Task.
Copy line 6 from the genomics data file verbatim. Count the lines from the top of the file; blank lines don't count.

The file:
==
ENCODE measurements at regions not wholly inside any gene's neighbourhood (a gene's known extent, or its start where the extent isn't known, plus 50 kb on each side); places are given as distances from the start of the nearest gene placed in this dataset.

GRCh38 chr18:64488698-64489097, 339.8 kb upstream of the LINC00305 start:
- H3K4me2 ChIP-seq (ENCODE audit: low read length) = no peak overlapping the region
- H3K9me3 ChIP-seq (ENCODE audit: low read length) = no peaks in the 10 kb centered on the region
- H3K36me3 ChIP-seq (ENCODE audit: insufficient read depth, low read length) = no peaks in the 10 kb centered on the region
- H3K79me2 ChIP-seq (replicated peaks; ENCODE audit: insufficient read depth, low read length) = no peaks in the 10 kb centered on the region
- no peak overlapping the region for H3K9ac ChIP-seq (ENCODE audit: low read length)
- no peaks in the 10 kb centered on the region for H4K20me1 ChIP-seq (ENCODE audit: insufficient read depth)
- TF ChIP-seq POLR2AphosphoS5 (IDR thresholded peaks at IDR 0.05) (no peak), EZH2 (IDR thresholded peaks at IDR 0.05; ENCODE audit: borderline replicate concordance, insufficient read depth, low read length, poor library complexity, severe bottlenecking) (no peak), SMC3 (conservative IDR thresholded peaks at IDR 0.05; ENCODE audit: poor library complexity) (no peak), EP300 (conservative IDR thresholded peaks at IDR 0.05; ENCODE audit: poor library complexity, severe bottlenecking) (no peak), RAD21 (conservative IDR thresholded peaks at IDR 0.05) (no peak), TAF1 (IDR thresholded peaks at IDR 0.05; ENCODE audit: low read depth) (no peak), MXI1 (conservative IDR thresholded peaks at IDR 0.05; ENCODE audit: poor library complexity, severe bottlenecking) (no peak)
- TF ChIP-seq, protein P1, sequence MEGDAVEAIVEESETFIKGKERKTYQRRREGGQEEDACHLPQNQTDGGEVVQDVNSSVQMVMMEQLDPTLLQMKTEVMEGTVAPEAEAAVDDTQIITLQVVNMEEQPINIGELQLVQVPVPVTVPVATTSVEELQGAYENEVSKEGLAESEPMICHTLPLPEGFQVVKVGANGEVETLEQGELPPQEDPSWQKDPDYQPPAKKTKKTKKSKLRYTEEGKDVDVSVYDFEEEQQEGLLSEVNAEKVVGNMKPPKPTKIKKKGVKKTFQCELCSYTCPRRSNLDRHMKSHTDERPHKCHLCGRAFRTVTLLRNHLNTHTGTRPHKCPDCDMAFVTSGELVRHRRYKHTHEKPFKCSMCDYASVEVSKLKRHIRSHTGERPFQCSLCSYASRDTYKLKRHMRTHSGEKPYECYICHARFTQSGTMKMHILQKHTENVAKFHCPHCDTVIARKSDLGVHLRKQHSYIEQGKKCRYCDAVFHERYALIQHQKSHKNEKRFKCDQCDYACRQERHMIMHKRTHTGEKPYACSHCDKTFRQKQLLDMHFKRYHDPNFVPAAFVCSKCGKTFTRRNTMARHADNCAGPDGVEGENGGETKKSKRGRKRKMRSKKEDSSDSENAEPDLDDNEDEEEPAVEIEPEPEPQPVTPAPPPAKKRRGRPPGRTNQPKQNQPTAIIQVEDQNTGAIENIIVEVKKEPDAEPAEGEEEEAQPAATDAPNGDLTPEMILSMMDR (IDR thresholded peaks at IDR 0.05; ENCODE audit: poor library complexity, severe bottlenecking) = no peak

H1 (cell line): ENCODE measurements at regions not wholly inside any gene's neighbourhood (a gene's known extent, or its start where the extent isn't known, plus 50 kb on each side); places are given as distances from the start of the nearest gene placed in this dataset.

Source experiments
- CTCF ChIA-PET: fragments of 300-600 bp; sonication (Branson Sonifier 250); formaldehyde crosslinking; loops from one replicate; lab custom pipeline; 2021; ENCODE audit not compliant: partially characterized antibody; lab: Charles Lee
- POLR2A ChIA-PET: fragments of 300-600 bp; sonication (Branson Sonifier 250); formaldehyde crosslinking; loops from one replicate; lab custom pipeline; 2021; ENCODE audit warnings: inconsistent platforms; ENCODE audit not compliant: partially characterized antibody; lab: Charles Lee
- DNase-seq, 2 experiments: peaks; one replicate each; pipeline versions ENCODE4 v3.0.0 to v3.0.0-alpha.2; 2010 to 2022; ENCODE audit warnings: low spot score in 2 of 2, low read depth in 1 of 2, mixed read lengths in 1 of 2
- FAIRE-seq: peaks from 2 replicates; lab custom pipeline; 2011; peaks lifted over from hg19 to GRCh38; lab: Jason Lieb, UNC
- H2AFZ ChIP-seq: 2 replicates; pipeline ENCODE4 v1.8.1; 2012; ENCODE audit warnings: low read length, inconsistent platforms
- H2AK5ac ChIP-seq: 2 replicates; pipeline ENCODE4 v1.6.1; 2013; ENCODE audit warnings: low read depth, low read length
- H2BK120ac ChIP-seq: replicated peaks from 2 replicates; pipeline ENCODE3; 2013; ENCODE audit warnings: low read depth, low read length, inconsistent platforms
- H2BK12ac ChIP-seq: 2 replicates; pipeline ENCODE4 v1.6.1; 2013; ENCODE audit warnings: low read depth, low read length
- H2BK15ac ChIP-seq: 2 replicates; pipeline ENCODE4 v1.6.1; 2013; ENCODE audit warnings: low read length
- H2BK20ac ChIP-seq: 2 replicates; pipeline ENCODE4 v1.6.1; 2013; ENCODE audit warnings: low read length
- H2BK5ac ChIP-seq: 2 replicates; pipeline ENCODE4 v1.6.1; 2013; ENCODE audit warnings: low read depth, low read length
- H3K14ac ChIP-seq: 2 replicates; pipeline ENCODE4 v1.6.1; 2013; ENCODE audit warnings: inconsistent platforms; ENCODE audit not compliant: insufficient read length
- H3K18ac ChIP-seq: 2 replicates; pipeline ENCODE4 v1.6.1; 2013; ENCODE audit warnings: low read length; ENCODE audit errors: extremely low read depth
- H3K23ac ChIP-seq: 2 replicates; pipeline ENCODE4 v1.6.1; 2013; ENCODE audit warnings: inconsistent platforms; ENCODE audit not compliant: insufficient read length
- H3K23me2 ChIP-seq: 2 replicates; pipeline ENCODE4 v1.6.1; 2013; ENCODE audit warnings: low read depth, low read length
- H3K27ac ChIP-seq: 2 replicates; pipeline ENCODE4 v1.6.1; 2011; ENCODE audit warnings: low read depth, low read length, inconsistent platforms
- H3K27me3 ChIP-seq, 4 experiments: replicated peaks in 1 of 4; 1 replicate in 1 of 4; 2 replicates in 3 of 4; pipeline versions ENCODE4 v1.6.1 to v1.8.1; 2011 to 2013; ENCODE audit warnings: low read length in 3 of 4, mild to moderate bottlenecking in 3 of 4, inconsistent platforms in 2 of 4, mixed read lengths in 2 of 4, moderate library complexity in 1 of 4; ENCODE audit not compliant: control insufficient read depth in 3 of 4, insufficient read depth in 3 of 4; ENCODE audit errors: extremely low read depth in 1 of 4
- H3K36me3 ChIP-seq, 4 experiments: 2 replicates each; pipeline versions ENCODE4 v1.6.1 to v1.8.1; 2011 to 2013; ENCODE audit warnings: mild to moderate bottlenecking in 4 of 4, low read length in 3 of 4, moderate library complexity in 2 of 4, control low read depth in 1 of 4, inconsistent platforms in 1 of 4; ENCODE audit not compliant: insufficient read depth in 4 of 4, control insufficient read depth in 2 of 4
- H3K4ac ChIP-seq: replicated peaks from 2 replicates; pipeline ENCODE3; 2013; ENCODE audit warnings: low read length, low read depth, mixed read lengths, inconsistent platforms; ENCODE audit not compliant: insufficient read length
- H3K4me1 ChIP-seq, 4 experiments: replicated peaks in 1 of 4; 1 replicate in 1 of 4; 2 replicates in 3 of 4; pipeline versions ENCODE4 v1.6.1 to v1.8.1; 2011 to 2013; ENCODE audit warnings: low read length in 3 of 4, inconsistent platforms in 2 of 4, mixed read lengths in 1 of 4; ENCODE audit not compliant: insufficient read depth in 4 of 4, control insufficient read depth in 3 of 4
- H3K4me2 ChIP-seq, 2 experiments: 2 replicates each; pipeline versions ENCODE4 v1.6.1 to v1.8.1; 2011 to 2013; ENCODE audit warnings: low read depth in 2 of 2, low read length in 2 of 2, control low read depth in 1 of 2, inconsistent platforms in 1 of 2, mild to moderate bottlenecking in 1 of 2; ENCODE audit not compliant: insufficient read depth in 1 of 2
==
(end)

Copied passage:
- H3K79me2 ChIP-seq (replicated peaks; ENCODE audit: insufficient read depth, low read length) = no peaks in the 10 kb centered on the region